Covid’s mental health effect needs care says Bloomfield

mental health

Looking after your mental health is important. Kiwis “can’t afford” to lose sight of how Covid-19 impacted on this, Sir Ashley Bloomfield says.

Known for his leadership during the Covid-19 crisis, Bloomfield has recently become an ambassador for a mindfulness programme for school-aged children.

The Southern Cross-funded Pause Breathe Smile (PBS) programme is free and available for all kura, primary and intermediate schools.

Grant Rix and the Mental Health Foundation collaborated on the programme’s development, which started in 2013. Since then, 114,000 students have completed it.

“It really is about teaching kids basic mindfulness skills such as mindful breathing and body scan techniques and things like that, ” Rix says,

He explains these techniques start by helping them build a really healthy, positive relationship with their body.

Then they learn to apply those basic skills to other areas that are really important for mental wellbeing. These include being able to regulate our emotions, he says.

The programme helps children understand their emotions and accept it is okay to feel a certain way.

Results look promising

Southern Cross CEO Chris White says the programme is having positive results.

Over 1,000 responses from educators trained in the programme reported positive behaviour in the classroom increased by 12.4 percent, he says.

At the same time, negative behaviour in the classroom was reduced by 10.1 percent.

“We were also excited to see that 12 months on from introducing PBS, general student wellbeing was up 16.6 percent and that the number of students flourishing increased by 8.1 percent,” he says.

Bloomfield says children’s mental health is of great “interest and importance” to him.

His concerns are timely.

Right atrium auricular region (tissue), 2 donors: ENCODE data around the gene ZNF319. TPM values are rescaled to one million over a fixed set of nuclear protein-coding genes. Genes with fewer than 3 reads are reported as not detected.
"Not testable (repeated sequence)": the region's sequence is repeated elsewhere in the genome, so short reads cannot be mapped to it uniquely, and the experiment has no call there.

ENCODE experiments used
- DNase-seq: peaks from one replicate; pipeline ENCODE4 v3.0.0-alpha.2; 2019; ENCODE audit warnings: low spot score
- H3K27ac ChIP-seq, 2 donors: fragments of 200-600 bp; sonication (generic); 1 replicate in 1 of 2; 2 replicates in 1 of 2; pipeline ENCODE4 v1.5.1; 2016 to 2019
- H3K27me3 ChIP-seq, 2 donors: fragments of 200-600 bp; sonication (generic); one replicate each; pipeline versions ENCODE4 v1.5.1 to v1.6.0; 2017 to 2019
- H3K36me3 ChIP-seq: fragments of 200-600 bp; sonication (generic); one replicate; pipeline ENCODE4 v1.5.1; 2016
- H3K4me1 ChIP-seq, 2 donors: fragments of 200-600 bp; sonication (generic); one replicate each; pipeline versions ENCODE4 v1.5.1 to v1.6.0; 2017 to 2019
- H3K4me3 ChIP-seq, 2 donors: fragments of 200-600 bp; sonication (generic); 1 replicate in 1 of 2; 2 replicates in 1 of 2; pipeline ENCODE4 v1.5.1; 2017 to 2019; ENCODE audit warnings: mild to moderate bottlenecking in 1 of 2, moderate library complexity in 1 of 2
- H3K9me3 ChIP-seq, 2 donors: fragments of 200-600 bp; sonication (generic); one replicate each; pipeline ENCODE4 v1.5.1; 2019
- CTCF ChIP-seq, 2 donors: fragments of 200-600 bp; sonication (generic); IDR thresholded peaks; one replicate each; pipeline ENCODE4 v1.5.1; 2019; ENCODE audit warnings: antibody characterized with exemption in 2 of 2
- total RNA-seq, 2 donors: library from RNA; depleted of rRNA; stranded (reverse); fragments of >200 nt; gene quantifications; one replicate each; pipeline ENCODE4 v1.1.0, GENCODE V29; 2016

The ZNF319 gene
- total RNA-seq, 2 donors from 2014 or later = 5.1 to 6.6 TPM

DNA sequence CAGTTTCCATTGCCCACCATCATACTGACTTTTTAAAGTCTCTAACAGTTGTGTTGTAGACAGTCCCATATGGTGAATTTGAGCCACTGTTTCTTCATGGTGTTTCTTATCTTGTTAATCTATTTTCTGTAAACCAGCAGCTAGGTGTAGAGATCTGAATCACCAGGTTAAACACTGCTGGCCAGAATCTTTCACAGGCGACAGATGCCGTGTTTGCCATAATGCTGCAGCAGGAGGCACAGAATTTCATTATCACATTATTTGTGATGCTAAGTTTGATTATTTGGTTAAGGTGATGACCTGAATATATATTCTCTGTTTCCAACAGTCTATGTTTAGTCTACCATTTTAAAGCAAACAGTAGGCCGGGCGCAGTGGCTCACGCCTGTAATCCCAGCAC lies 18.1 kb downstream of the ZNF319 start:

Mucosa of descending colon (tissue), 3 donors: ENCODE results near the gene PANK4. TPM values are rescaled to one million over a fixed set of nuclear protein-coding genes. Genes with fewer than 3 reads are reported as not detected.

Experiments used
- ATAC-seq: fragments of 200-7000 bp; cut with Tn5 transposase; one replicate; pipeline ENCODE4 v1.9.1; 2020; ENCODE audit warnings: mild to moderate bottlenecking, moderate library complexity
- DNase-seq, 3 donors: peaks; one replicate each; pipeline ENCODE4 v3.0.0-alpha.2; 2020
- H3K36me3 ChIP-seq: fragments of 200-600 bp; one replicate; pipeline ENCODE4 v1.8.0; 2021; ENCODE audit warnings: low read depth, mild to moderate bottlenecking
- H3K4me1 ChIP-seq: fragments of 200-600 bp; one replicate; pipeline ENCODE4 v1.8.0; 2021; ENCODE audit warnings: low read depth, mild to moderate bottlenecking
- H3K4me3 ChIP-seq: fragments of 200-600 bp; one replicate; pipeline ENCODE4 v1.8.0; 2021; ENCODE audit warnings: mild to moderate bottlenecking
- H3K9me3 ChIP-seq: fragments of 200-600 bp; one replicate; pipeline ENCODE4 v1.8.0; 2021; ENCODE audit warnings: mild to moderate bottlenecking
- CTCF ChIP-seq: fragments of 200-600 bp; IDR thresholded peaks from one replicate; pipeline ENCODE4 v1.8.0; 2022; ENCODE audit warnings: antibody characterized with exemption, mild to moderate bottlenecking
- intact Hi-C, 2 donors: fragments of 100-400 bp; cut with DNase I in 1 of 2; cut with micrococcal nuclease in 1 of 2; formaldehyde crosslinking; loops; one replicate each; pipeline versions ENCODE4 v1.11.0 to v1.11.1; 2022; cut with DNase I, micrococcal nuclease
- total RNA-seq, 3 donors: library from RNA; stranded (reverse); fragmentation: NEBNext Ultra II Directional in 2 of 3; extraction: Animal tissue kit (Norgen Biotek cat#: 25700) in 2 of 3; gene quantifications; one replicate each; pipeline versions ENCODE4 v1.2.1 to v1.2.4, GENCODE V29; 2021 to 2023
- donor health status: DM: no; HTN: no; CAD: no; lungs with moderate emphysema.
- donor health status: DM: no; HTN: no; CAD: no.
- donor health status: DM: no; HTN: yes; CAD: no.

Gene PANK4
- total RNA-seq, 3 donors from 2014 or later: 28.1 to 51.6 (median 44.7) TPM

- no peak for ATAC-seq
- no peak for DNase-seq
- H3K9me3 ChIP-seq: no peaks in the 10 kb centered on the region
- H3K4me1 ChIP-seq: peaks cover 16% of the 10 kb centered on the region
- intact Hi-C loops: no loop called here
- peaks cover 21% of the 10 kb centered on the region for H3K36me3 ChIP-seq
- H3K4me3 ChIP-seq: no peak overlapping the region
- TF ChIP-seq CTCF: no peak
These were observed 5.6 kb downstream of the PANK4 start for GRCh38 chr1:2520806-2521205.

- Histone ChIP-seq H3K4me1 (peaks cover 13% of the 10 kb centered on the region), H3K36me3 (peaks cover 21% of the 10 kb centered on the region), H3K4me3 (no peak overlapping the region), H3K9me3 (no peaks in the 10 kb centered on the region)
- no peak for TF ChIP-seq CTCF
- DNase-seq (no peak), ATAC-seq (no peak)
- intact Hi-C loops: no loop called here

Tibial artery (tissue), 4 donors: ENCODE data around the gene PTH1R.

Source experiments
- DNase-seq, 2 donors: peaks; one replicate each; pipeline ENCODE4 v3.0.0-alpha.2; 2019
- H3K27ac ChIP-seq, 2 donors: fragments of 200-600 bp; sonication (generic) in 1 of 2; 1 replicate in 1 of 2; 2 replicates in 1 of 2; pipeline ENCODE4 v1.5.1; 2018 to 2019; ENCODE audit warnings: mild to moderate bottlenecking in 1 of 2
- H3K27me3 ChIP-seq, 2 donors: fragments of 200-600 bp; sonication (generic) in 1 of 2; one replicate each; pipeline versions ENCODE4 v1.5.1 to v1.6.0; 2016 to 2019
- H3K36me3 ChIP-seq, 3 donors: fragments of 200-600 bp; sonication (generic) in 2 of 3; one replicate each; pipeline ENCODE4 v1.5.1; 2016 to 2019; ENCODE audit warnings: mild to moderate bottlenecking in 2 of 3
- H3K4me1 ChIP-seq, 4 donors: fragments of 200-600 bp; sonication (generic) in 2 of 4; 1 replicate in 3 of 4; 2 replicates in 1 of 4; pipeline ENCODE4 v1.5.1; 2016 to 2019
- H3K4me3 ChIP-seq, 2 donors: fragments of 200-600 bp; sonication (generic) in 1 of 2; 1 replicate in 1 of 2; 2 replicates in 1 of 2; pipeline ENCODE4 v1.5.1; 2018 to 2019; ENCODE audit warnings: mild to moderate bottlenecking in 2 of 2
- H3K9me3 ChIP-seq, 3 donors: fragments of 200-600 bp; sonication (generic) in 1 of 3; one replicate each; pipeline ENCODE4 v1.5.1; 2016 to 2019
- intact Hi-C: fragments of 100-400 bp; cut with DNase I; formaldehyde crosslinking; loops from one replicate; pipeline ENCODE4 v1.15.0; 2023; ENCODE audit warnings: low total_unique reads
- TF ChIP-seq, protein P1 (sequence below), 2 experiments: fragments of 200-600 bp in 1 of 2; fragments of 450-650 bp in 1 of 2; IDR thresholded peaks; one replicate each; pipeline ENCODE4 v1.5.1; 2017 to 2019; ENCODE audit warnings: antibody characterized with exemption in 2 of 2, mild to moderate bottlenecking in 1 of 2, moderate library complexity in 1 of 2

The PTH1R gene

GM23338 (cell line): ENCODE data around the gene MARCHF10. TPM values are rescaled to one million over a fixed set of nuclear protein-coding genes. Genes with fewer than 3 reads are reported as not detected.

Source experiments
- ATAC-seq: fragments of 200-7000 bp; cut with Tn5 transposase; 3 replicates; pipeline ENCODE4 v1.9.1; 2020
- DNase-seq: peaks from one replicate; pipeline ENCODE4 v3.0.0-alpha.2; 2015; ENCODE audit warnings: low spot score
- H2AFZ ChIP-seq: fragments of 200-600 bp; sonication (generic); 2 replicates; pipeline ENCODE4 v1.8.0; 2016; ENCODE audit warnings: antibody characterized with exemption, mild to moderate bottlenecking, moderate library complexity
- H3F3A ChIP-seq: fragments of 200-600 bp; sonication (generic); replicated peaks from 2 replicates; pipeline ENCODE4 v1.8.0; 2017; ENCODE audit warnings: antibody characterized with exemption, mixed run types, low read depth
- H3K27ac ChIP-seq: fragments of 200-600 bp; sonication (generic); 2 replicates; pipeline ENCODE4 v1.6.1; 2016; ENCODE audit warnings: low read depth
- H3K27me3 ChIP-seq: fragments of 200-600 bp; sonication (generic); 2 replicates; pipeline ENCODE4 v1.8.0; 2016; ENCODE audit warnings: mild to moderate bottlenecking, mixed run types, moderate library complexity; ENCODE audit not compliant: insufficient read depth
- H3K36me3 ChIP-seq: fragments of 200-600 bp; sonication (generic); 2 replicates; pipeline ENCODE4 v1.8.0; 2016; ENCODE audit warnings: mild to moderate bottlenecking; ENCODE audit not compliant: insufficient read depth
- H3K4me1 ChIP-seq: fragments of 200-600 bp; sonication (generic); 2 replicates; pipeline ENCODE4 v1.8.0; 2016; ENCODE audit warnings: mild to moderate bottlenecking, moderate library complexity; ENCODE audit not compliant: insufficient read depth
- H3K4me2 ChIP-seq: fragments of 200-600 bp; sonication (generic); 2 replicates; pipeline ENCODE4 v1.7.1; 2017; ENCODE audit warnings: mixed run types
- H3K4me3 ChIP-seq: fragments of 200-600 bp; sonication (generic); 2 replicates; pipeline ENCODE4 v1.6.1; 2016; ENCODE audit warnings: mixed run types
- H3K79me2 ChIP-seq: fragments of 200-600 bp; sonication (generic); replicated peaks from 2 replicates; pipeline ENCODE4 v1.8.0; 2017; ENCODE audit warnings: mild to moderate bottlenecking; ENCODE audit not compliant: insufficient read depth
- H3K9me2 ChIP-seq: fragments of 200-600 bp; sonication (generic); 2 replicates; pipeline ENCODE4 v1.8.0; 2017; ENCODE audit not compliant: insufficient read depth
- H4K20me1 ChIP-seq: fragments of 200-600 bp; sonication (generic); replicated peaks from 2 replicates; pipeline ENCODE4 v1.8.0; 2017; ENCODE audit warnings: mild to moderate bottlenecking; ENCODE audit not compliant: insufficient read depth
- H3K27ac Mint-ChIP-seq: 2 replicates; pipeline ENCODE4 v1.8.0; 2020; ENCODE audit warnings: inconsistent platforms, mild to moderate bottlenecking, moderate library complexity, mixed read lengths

Antidepressant medications dispensed to children and teenagers increased 53 per cent in the past five years. The growth of prescribing to young people is causing unease among experts in the sector.

Bloomfield’s tips for parents

The former director general of health has some tips on looking after youngsters.

Bloomfield says Mindfulness is a good option: it teaches techniques that keep stress levels manageable.

It offers actions for when you’re under pressure, he says. That’s when you “drop anchor and ground yourself again.”

Find out what works for you

This is essential, Bloomfield says. It could be meditation, yoga, running a bike ride, or something else.

Know your boundaries; take active steps to stay within them for your physical and mental well-being.

Spend some time in nature

“We know the benefits of spending time in the natural environment, getting out into New Zealand’s beautiful bush,” Bloomfield says.

Spending time outdoors can help with gaining perspective, and engaging with the natural world is important.

Connect with loved ones

He says it is important for our well-being to connect with people that matter to us.

Putting effort into those relationships can help keep us grounded, especially when the pressure is on.

Be grateful

Bloomfield says there is good evidence that children who know how to be grateful for things are more positive.

“One of the best things parents can do is model that, model gratitude for their children.”


Additional reading

News category: New Zealand, Top Story.

Tags: , , ,